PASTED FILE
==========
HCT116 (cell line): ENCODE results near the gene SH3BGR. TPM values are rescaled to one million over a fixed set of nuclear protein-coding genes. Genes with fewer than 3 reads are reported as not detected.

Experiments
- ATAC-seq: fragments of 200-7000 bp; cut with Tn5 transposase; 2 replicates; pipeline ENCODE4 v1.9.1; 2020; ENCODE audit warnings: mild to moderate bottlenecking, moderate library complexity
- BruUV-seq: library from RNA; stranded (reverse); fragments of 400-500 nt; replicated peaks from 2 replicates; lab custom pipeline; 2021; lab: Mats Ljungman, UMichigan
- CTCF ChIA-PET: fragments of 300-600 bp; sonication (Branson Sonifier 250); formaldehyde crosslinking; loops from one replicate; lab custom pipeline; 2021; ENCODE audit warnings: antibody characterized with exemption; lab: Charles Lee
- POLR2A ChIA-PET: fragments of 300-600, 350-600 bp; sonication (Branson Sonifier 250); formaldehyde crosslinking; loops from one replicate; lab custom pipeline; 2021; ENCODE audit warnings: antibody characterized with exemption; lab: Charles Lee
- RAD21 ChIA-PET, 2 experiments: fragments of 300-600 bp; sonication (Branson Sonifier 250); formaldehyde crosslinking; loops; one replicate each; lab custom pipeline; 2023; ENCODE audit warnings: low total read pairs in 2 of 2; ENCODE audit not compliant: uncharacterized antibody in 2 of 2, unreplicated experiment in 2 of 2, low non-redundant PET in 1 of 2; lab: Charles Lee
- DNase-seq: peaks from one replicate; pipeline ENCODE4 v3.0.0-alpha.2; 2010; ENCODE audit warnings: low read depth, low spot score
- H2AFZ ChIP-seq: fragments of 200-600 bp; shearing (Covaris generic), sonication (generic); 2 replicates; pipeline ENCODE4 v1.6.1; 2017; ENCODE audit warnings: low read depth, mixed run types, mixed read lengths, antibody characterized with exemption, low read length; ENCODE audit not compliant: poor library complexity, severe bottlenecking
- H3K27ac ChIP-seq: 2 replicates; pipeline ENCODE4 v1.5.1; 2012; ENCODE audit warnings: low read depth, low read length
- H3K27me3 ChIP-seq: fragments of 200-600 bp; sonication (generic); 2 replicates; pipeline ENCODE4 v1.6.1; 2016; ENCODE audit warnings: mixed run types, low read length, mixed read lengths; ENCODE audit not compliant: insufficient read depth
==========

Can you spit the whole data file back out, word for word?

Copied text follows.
HCT116 (cell line): ENCODE results near the gene SH3BGR. TPM values are rescaled to one million over a fixed set of nuclear protein-coding genes. Genes with fewer than 3 reads are reported as not detected.

Experiments
- ATAC-seq: fragments of 200-7000 bp; cut with Tn5 transposase; 2 replicates; pipeline ENCODE4 v1.9.1; 2020; ENCODE audit warnings: mild to moderate bottlenecking, moderate library complexity
- BruUV-seq: library from RNA; stranded (reverse); fragments of 400-500 nt; replicated peaks from 2 replicates; lab custom pipeline; 2021; lab: Mats Ljungman, UMichigan
- CTCF ChIA-PET: fragments of 300-600 bp; sonication (Branson Sonifier 250); formaldehyde crosslinking; loops from one replicate; lab custom pipeline; 2021; ENCODE audit warnings: antibody characterized with exemption; lab: Charles Lee
- POLR2A ChIA-PET: fragments of 300-600, 350-600 bp; sonication (Branson Sonifier 250); formaldehyde crosslinking; loops from one replicate; lab custom pipeline; 2021; ENCODE audit warnings: antibody characterized with exemption; lab: Charles Lee
- RAD21 ChIA-PET, 2 experiments: fragments of 300-600 bp; sonication (Branson Sonifier 250); formaldehyde crosslinking; loops; one replicate each; lab custom pipeline; 2023; ENCODE audit warnings: low total read pairs in 2 of 2; ENCODE audit not compliant: uncharacterized antibody in 2 of 2, unreplicated experiment in 2 of 2, low non-redundant PET in 1 of 2; lab: Charles Lee
- DNase-seq: peaks from one replicate; pipeline ENCODE4 v3.0.0-alpha.2; 2010; ENCODE audit warnings: low read depth, low spot score
- H2AFZ ChIP-seq: fragments of 200-600 bp; shearing (Covaris generic), sonication (generic); 2 replicates; pipeline ENCODE4 v1.6.1; 2017; ENCODE audit warnings: low read depth, mixed run types, mixed read lengths, antibody characterized with exemption, low read length; ENCODE audit not compliant: poor library complexity, severe bottlenecking
- H3K27ac ChIP-seq: 2 replicates; pipeline ENCODE4 v1.5.1; 2012; ENCODE audit warnings: low read depth, low read length
- H3K27me3 ChIP-seq: fragments of 200-600 bp; sonication (generic); 2 replicates; pipeline ENCODE4 v1.6.1; 2016; ENCODE audit warnings: mixed run types, low read length, mixed read lengths; ENCODE audit not compliant: insufficient read depth